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Does outgoing PPTP blocks incoming PPTP?

Posted on 2009-05-06
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Last Modified: 2012-05-06
client 1:
connecting from: 219.88.65.32
connecting to: 222.23.53.32
status: connected via PPTP VPN tunnelling

client 2:
connecting from: 222.23.53.32
connecting to: 219.88.65.32
status: trying to connect via PPTP VPN but is always failing ... "No response from host"

While client 1 is connected, client 2 is trying to connect to the site where client 1 is, and it is failing.  can PPTP handle both incoming connection outgoing connection between two sites at the same time?
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Question by:mpdctech
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6 Comments
 
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Expert Comment

by:debuggerau
ID: 24321516
sure can, the host port is different from the destination port.

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Rob Williams earned 750 total points
ID: 24322094
No I don't believe it can. It can handle incoming and out going to different sites, but you are trying to create two tunnels between the same two sites. Even if they would connect there would be severe routing issues.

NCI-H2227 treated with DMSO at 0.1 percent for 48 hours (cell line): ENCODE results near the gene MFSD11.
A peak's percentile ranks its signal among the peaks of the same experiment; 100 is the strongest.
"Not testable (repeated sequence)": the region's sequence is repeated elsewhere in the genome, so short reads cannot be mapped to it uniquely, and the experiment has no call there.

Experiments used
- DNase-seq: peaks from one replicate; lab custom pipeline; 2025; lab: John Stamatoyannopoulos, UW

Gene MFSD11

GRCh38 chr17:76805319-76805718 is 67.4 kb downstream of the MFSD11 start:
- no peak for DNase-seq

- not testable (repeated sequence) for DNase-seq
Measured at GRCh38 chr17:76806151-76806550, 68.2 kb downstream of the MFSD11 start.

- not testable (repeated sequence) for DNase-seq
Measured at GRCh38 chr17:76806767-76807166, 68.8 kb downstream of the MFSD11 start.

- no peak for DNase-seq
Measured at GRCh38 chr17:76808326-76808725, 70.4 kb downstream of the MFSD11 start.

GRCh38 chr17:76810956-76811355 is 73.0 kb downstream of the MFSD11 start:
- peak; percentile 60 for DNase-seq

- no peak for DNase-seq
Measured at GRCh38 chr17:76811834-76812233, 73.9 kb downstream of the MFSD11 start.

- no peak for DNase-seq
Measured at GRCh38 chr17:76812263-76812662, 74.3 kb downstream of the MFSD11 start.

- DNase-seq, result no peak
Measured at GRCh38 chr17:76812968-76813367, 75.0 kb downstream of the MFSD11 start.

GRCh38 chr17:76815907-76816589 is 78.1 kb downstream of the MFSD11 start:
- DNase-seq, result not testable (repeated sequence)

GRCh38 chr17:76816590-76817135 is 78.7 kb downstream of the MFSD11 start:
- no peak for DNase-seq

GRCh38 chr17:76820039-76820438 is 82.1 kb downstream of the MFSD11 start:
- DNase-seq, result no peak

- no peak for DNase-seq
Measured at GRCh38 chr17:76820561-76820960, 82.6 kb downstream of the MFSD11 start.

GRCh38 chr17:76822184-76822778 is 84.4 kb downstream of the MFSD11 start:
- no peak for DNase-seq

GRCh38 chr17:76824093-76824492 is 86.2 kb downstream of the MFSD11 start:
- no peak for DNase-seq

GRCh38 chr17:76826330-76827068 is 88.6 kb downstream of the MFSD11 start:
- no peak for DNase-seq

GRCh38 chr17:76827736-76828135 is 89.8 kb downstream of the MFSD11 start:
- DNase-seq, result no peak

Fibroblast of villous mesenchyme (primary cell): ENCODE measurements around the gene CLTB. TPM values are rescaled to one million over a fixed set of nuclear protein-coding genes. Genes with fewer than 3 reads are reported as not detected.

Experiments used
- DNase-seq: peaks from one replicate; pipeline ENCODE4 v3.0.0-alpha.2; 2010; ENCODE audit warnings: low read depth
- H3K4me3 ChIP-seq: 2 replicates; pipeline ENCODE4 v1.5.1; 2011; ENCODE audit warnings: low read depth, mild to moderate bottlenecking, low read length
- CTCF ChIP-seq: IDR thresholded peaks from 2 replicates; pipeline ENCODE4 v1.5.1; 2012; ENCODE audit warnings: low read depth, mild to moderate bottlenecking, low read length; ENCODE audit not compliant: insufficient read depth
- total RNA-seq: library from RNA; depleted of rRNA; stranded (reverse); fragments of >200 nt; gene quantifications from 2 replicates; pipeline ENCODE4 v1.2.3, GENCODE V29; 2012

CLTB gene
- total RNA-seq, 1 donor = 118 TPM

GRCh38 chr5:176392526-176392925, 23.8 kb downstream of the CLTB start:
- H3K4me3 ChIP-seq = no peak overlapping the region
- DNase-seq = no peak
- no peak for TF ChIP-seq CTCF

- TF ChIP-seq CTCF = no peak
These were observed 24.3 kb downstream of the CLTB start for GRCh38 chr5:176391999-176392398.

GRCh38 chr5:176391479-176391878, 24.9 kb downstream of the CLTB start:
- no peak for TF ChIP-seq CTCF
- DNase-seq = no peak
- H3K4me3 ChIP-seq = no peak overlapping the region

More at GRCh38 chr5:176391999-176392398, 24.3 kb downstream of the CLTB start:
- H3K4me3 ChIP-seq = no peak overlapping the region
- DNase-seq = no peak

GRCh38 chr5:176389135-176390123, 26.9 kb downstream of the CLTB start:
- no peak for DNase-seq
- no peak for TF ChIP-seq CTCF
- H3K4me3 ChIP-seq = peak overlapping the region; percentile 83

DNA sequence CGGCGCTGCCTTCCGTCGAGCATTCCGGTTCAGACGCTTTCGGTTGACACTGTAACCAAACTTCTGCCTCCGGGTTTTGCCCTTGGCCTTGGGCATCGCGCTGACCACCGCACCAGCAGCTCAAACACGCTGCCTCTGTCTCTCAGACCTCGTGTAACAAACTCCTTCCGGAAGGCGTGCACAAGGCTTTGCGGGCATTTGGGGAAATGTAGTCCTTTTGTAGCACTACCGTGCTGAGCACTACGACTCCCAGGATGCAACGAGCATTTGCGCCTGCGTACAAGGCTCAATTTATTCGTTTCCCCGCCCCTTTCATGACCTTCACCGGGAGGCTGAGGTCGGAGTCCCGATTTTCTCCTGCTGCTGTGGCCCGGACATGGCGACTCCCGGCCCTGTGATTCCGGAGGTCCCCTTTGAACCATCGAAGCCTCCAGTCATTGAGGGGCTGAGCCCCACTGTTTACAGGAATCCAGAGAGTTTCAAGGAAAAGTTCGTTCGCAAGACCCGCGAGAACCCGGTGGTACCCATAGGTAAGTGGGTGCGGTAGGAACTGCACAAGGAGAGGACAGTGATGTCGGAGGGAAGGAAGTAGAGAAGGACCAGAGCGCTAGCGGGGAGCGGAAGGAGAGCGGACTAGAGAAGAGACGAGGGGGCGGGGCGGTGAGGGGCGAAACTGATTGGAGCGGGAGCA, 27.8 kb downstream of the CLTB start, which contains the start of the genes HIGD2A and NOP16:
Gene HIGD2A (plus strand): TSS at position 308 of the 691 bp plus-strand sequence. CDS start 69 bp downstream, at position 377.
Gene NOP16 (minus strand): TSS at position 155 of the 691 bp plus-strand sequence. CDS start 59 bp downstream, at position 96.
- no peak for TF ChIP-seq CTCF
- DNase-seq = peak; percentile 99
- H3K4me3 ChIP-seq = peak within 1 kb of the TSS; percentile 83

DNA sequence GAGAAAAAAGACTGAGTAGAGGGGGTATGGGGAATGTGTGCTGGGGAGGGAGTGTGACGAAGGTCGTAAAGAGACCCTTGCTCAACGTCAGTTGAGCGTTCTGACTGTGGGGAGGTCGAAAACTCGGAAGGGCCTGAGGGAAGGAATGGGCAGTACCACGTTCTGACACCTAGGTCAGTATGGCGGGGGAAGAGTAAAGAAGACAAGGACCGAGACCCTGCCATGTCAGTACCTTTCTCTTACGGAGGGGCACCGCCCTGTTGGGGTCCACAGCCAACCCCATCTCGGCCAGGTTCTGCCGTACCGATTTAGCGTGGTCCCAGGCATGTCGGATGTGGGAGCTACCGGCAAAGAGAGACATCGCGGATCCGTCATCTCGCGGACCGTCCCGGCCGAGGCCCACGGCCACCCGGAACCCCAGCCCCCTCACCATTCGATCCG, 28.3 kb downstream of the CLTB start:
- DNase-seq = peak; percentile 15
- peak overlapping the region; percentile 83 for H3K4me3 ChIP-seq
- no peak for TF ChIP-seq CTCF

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LVL 23

Expert Comment

by:debuggerau
ID: 24322405
yes, that's true Rob, but routing is not a feature of pptp and pptp doesn't affect the functionality of routing.
http://tools.ietf.org/html/rfc2637

But I agree, its erroneous to set it up this way.

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Expert Comment

by:Rob Williams
ID: 24324277
My assumption would be that both VPNs have a different gateway address but with the same remote subnet. Which route/VPN would the packets take?
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Author Comment

by:mpdctech
ID: 24330114
With PPTP in mind, how does a site-to-site VPN work using PPTP?
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Expert Comment

by:Rob Williams
ID: 24335680
Not sure I understand the question.
Generally a site-to-site tunnel is done these days with 2 VPN routers. VPN routers these days are so inexpensive (starting at $150) that the labor costs, lack of stability, and slightly reduced performance make site-to-site VPN's using servers almost obsolete. Configuring site-to-site with 2 servers is very time consuming. The routers would normally uses IPSec which is more secure but some can be configured to use PPTP.
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